My mother continued her tirades against Dad. I refused to utter one negative word against my father. Once in a while, I would receive a beautiful package, or a nicely written detailed letter. Twice, my dad telephoned from overseas—I was thrilled. I hung on to my beliefs, and I never criticized my father's choices. They were his, and he had reasons beyond my wisdom for what he was doing. My heart was blissfully pure, as long as I refused to tote her baggage.

I feel sorry for children who attack their fathers, and I understand that some men are not worth giving the time of day. However, I have watched perfectly fine, and attainable, fathers suffer their ex wife's wrath via their children. The manipulations, verbal and physical, are difficult for unprepared family members to resist. There is no respect, or any boundaries, just an all out unmitigated hatred, and the fatherly role is diminished to nothing in the midst of mental warfare.

Because my own father was so far away, and there was no internet, or even very reliable international mail, and I could not just pick up the phone and call him up, our separation was complete. I couldn't send him my report card, or ask him for help with my homework. I didn't have his friends, or any access to his relatives. There wasn't any stepmother for me to blame, or cast aspersions upon. And now when I look back into the angry, dark, abyss of my mother's heart, I am thankful she was unable to taint my beliefs.

All of this life experience makes it incredibly hard for me to understand why a child would throw a perfectly good father away, or not fight for him. I am also puzzled by the self righteous hatred steaming off of women who hold the false belief that some war against a child's father will benefit the family in some practical manner, or that it will convince others her mistakes are justified.

Towards the end of my mother's life, she would spend hours at the table looking at photographs and discuss her regrets. She wanted our father to come back stateside, but he had already passed away by then. I will never allow history to repeat itself. My own child understands he is not allowed to question the decisions me and his dad make. He believes in the perfection found only in Jesus Christ; our child will always forgive us in order to find peace in his own heart. He accepts our way of life, friends, and family values.

Any parent that alienates a child from its other parent is simply extracting from that child's self esteem. Wayward mothers who expect their children to tote their angry baggage packed with regret, and jealously, are selfish. Not only that, fathers who are forced to restart their lives should receive everyone's respect, space, and right to privacy.


No Time to Write

My life is just a blur of highway and work. I have one of the lowest quality existences known to humanity. I feel overwhelmed today, and angry, at all the lies I have been told. I am disgusted with the people who have lied about me. I am frustrated because I have no time to write.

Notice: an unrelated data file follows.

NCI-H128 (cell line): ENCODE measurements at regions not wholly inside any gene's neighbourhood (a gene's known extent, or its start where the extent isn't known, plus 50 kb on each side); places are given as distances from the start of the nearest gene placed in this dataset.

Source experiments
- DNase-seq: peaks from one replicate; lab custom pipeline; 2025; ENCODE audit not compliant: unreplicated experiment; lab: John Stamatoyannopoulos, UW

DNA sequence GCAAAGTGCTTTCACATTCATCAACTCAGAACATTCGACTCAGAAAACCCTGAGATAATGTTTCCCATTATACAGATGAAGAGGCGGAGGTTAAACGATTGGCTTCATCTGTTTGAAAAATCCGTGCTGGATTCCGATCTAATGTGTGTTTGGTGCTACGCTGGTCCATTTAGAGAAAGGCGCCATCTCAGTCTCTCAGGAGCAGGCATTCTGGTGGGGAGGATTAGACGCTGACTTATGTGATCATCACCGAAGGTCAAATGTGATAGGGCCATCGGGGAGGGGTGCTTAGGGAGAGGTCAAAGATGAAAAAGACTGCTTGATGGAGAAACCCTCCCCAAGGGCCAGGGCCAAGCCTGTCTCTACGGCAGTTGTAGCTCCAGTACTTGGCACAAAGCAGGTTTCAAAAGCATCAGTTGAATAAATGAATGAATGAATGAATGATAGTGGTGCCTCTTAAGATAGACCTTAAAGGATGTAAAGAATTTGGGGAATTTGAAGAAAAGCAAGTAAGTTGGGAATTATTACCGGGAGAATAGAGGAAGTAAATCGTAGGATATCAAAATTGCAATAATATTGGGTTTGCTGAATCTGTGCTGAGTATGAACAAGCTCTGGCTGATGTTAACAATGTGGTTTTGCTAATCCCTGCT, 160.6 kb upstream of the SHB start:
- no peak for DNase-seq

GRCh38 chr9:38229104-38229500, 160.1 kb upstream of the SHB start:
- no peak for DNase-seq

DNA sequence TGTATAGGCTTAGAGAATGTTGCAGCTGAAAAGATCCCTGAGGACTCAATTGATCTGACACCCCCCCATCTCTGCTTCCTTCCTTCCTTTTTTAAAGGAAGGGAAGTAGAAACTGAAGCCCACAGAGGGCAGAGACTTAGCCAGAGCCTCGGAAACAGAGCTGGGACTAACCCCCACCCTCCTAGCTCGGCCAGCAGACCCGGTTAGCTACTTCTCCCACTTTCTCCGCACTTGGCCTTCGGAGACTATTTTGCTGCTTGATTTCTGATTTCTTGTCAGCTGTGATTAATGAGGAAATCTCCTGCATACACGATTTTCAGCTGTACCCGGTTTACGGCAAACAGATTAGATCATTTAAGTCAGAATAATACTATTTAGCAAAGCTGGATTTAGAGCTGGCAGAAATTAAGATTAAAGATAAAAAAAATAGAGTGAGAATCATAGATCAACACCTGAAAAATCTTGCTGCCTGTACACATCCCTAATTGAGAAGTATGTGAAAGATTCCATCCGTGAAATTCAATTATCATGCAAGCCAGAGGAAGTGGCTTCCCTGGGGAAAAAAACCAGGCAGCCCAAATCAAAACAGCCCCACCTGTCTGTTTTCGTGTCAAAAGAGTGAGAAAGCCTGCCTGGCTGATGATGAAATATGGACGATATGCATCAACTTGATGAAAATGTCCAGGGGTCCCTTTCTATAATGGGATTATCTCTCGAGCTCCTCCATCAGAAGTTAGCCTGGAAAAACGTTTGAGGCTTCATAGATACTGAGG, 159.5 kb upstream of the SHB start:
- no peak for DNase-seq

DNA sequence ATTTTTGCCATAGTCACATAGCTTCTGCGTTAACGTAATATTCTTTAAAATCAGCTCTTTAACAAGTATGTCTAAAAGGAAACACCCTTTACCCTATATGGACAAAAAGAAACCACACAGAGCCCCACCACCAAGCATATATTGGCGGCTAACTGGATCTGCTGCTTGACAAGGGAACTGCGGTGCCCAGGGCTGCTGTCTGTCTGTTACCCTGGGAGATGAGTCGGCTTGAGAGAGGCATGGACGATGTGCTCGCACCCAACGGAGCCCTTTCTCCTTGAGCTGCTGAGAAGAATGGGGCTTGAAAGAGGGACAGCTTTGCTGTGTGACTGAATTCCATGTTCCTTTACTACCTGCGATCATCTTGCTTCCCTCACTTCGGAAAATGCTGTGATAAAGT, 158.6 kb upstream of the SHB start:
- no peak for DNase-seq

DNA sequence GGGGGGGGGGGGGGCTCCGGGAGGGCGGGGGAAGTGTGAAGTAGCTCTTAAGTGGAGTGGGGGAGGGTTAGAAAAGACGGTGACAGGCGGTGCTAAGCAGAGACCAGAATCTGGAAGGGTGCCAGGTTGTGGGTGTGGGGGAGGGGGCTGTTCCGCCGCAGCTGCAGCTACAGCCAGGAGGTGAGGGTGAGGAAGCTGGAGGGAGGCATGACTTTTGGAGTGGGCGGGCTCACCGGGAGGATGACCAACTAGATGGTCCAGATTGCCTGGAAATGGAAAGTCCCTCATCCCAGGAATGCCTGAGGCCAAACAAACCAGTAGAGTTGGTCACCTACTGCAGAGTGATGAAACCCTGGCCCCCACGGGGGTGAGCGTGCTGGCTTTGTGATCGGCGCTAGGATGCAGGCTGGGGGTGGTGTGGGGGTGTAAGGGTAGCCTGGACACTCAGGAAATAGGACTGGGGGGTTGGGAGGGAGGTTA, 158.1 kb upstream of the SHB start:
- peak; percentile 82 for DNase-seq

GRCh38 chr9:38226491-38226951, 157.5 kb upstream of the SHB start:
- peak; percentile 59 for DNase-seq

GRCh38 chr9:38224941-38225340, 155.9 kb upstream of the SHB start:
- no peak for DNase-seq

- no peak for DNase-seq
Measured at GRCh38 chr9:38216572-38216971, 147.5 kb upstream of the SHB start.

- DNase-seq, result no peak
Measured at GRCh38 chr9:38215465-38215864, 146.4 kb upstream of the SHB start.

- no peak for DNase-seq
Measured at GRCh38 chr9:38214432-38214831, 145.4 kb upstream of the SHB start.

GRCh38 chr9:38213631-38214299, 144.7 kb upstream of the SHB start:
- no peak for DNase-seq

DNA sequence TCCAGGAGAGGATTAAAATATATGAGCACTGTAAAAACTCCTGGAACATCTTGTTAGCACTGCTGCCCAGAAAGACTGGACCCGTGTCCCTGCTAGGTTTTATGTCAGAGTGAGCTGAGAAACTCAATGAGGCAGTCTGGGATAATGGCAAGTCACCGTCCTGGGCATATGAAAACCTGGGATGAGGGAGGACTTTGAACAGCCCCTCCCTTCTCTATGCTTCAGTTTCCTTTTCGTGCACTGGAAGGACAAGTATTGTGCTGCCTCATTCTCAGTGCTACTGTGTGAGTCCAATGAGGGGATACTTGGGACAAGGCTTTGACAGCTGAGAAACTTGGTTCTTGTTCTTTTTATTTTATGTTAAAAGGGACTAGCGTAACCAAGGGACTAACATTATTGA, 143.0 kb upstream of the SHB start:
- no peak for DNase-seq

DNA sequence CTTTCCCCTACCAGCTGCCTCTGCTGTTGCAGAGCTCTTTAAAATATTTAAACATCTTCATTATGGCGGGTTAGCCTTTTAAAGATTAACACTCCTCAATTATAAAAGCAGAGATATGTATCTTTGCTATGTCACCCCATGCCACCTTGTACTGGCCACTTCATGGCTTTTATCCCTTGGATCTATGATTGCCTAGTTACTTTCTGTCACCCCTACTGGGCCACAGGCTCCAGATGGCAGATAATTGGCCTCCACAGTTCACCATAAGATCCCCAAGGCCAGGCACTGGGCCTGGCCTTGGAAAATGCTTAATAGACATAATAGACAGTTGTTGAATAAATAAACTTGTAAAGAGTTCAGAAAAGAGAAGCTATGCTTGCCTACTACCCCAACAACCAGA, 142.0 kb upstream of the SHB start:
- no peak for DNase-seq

I am irritated with Typepad and Google. Typepad for the service I have not received, and Google for messing up my email account.

When I want to start a new paragraph these days, my cursor gets stuck....so I have to keep pushing the enter key until suddenly the cursor drops about 15 lines, and then I have to backspace it into place. I am SICK of that. It is a Typepad issue, I want them to fix it.

I am in a Starbuck's Coffee shack thinking of the long day ahead...a day in which I will run for free. I have hundreds of miles to cover.

With no time to write, I can't organize my thoughts, nothing is in perspective, and valuable ideas just slip away.

If not for the wretched and jealous small minded hateful bitches around me, I could be doing something else. I could be home at night, with time to write, enjoying my child, in a real home. Maybe soon...


Trucking: the onions are making me cry!

Today we are in Stockton, California, enjoying the cool weather. I drove out here from Utah over the weekend, stopping in Nevada for a night with the slot machines, breathing cigarette smoke, and sleeping peacefully until Sunday morning. We woke up to a hot breakfast, a friendly waitress, and coffee steaming out of an old chipped cup.

At the local discount store, I bought my son a jacket for one buck, sweat pants for two, and a microwave chicken dinner. We headed over to Donner's Pass and I told him the story about settlers cannabalizing each other, and my own nightmares at Gold Run. The snow was still deep around Tahoe, and the chilly rain followed us into Sacramento.

We are waiting on onions and cherries now...sitting in the driveway, listening to the weed eater. The sun is finally shining, and our gloomy weekend is over. Soon, we will be back in hot, steamy, Houston chatting about how wonderful and cool it was "up northwest."

Until then my child will read his books on the KIndle, play his little Nintendo game, and watch his movies on the flat screen. Everyday we take a nice walk, eat one restaurant dinner, and think about the days ahead when camp starts, then school, then fall break, then Christmas....